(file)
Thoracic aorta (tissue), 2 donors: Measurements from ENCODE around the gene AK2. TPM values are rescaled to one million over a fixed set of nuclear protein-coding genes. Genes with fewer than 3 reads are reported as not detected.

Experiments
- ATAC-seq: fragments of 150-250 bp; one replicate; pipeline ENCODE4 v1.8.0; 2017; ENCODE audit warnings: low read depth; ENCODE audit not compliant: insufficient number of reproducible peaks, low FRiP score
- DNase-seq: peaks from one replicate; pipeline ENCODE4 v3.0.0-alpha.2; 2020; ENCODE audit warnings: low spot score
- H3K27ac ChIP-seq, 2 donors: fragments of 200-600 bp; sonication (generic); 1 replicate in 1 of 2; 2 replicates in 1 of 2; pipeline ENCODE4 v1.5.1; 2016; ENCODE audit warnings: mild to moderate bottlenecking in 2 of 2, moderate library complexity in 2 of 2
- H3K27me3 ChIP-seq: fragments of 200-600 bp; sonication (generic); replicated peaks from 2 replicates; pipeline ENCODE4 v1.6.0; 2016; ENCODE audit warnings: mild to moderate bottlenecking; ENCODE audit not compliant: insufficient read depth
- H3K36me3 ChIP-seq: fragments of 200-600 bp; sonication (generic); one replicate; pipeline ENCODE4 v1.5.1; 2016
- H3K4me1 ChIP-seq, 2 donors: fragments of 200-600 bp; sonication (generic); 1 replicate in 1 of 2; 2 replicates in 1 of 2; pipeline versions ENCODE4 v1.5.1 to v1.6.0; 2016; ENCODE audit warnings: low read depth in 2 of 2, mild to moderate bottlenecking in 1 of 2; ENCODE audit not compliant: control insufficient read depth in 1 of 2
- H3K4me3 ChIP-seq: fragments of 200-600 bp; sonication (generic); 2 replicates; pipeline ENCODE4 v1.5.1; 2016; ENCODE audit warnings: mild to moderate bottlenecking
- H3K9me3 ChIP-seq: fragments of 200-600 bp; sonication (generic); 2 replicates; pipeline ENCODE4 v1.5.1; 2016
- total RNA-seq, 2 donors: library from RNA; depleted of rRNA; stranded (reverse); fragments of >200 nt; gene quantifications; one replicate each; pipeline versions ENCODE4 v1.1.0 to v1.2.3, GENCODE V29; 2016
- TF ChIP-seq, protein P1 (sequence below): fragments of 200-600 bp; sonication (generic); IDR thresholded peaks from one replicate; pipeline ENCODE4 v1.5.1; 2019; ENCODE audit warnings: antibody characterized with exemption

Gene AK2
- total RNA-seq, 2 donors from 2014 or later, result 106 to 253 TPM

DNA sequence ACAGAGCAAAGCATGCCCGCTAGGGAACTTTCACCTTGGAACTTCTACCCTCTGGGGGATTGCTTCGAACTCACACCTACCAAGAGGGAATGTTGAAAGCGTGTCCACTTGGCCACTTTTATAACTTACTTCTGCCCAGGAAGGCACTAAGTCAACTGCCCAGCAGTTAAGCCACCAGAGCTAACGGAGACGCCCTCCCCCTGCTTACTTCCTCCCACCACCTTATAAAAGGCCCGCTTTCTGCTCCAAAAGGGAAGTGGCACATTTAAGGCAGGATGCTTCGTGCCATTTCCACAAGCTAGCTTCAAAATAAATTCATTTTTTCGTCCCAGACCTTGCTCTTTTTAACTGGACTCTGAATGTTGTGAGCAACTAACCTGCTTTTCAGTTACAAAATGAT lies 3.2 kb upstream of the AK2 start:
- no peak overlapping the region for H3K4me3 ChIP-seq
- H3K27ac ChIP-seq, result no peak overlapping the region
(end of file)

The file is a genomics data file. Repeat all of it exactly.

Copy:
Thoracic aorta (tissue), 2 donors: Measurements from ENCODE around the gene AK2. TPM values are rescaled to one million over a fixed set of nuclear protein-coding genes. Genes with fewer than 3 reads are reported as not detected.

Experiments
- ATAC-seq: fragments of 150-250 bp; one replicate; pipeline ENCODE4 v1.8.0; 2017; ENCODE audit warnings: low read depth; ENCODE audit not compliant: insufficient number of reproducible peaks, low FRiP score
- DNase-seq: peaks from one replicate; pipeline ENCODE4 v3.0.0-alpha.2; 2020; ENCODE audit warnings: low spot score
- H3K27ac ChIP-seq, 2 donors: fragments of 200-600 bp; sonication (generic); 1 replicate in 1 of 2; 2 replicates in 1 of 2; pipeline ENCODE4 v1.5.1; 2016; ENCODE audit warnings: mild to moderate bottlenecking in 2 of 2, moderate library complexity in 2 of 2
- H3K27me3 ChIP-seq: fragments of 200-600 bp; sonication (generic); replicated peaks from 2 replicates; pipeline ENCODE4 v1.6.0; 2016; ENCODE audit warnings: mild to moderate bottlenecking; ENCODE audit not compliant: insufficient read depth
- H3K36me3 ChIP-seq: fragments of 200-600 bp; sonication (generic); one replicate; pipeline ENCODE4 v1.5.1; 2016
- H3K4me1 ChIP-seq, 2 donors: fragments of 200-600 bp; sonication (generic); 1 replicate in 1 of 2; 2 replicates in 1 of 2; pipeline versions ENCODE4 v1.5.1 to v1.6.0; 2016; ENCODE audit warnings: low read depth in 2 of 2, mild to moderate bottlenecking in 1 of 2; ENCODE audit not compliant: control insufficient read depth in 1 of 2
- H3K4me3 ChIP-seq: fragments of 200-600 bp; sonication (generic); 2 replicates; pipeline ENCODE4 v1.5.1; 2016; ENCODE audit warnings: mild to moderate bottlenecking
- H3K9me3 ChIP-seq: fragments of 200-600 bp; sonication (generic); 2 replicates; pipeline ENCODE4 v1.5.1; 2016
- total RNA-seq, 2 donors: library from RNA; depleted of rRNA; stranded (reverse); fragments of >200 nt; gene quantifications; one replicate each; pipeline versions ENCODE4 v1.1.0 to v1.2.3, GENCODE V29; 2016
- TF ChIP-seq, protein P1 (sequence below): fragments of 200-600 bp; sonication (generic); IDR thresholded peaks from one replicate; pipeline ENCODE4 v1.5.1; 2019; ENCODE audit warnings: antibody characterized with exemption

Gene AK2
- total RNA-seq, 2 donors from 2014 or later, result 106 to 253 TPM

DNA sequence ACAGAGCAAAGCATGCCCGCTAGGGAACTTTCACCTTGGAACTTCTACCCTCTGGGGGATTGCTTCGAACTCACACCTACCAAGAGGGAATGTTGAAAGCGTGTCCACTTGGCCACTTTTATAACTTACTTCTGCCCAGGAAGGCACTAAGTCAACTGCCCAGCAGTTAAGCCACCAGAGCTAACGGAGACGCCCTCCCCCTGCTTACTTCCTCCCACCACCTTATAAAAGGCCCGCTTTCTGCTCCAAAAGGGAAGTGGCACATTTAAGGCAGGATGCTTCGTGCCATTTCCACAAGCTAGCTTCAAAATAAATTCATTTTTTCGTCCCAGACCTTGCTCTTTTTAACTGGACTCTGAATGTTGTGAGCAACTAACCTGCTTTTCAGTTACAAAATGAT lies 3.2 kb upstream of the AK2 start:
- no peak overlapping the region for H3K4me3 ChIP-seq
- H3K27ac ChIP-seq, result no peak overlapping the region